Wednesday, April 15, 2009

Martin Kippenberger at the MoMA

This past Friday evening I went to the Museum of Modern Art with friends to see the Martin Kippenberger show. The show was billed as a comprehensive retrospective, but it was hardly that. It was more of mixed survey of his work, with a few gems. The MoMA's show is a scaled-down version of an earlier show at the Museum of Contemporary Art Los Angles. 

Kippenberger, for me, is a mentor figure. He always offers something to latch on to as an artist. His work seems to move in and out of the stream of visual art over the last fifty years or so. His style and the haphazard way he went about creating work is what intrigues me. He is dead-on at times, and at other times way off the mark.  But his risk-taking took guts.

In 2003 I went to Karlsruhe Germany to see his retrospective exhibition at the Centre for Arts and Media (ZKM) Kurst (I had come across his work a few years earlier, in 2000). I believe it was the largest ever exhibit of his oeuvre. The only major work missing from the Karlsruhe’s show was his large-scale installation piece "The Happy End of Franz Kafka’s 'Amerika,” a piece made up of many different cast-off furniture pieces: desks, tables and chairs arranged in a large room on green Astroturf.  It was an extremely unconventional piece, and intrigued me, so I was disappointed that it was missing from the Karlsruhe show.  Fortunately, "The Happy End" makes an appearance in the MOMA’s show; it's the centerpiece, displayed prominently at the entrance to the museum's galleries.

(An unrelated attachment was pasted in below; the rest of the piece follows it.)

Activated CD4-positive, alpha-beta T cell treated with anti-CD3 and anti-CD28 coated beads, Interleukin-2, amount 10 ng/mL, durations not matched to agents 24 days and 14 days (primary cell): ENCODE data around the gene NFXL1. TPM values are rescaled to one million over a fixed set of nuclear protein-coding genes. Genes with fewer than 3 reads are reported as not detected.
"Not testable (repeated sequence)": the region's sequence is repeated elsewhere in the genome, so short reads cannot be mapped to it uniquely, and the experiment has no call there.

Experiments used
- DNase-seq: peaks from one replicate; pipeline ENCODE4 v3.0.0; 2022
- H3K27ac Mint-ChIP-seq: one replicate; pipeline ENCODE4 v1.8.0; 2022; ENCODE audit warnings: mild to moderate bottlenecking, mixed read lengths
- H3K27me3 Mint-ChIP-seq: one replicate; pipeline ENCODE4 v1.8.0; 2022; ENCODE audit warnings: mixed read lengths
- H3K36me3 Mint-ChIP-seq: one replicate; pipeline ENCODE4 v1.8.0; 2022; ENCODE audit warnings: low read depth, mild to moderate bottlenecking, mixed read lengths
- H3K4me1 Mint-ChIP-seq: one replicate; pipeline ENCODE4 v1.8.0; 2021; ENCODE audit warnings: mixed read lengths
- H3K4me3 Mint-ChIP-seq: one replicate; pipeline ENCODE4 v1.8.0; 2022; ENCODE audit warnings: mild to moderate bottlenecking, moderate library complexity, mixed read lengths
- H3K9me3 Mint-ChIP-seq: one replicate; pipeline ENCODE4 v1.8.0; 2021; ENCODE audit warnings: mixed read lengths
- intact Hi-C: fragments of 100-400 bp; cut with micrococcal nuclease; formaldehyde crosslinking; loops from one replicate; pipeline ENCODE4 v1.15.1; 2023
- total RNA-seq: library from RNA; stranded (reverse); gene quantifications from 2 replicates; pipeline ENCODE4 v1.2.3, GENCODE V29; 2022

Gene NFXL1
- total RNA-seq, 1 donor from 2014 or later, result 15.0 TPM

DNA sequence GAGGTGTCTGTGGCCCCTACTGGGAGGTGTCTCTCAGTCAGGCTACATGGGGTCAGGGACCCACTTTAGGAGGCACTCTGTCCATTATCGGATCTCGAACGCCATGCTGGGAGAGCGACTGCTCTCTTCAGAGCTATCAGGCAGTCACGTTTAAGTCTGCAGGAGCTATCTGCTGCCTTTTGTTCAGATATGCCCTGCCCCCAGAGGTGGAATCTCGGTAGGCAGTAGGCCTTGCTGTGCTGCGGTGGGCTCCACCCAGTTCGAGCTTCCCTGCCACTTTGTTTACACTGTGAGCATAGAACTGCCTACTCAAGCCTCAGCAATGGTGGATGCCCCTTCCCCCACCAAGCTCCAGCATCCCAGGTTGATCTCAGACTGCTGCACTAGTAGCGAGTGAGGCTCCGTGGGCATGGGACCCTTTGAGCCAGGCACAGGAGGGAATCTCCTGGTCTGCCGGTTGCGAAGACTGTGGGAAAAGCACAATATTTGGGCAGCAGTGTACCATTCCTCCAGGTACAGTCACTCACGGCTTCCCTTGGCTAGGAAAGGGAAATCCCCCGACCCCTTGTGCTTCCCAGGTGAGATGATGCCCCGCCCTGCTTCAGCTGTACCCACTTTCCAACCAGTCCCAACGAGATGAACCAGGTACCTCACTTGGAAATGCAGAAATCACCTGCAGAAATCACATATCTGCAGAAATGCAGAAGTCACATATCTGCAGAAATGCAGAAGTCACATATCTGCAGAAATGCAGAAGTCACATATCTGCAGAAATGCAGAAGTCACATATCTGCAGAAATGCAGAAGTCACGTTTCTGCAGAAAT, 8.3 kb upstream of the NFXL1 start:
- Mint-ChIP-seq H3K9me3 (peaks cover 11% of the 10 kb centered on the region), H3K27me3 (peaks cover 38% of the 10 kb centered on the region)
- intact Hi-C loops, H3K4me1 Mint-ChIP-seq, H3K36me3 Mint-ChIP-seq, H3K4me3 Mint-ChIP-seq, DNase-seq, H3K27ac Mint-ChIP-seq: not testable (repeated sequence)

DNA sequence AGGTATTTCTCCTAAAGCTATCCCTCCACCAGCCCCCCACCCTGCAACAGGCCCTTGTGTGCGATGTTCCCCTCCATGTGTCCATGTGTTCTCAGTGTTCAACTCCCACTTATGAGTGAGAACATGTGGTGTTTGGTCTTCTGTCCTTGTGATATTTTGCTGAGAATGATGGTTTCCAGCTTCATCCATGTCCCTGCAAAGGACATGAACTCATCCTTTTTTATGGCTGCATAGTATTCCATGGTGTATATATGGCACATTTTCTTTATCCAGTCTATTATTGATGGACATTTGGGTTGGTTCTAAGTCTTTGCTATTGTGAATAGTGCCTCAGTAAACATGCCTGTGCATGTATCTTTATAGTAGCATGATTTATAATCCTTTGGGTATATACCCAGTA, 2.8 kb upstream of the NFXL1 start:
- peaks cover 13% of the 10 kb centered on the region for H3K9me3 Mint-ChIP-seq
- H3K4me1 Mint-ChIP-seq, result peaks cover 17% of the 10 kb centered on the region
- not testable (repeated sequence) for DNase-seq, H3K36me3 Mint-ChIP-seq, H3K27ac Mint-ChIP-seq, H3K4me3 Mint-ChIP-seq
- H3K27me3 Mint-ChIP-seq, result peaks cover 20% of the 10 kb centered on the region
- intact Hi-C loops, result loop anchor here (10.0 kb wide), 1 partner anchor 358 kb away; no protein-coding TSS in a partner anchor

I like Kippenberger's ideas about art. He seems to break the rules, while keeping the rules of art in mind. It may be an illusion, which is what makes his works all the more interesting.  I also like his sense of color and how he used the geometry of the picture plane to structure the senseless space in his pictures. This senseless space is undefined, yet has a natural feeling of ‘grounding’ the picture. I also think his work involves a ‘risk factor,’ the idea that art can be anything the artist feels, thinks, observes, or wants, however obvious or absurd. He had--and he gives to me--a sense of freedom to create, with out the baggage of the history of art.

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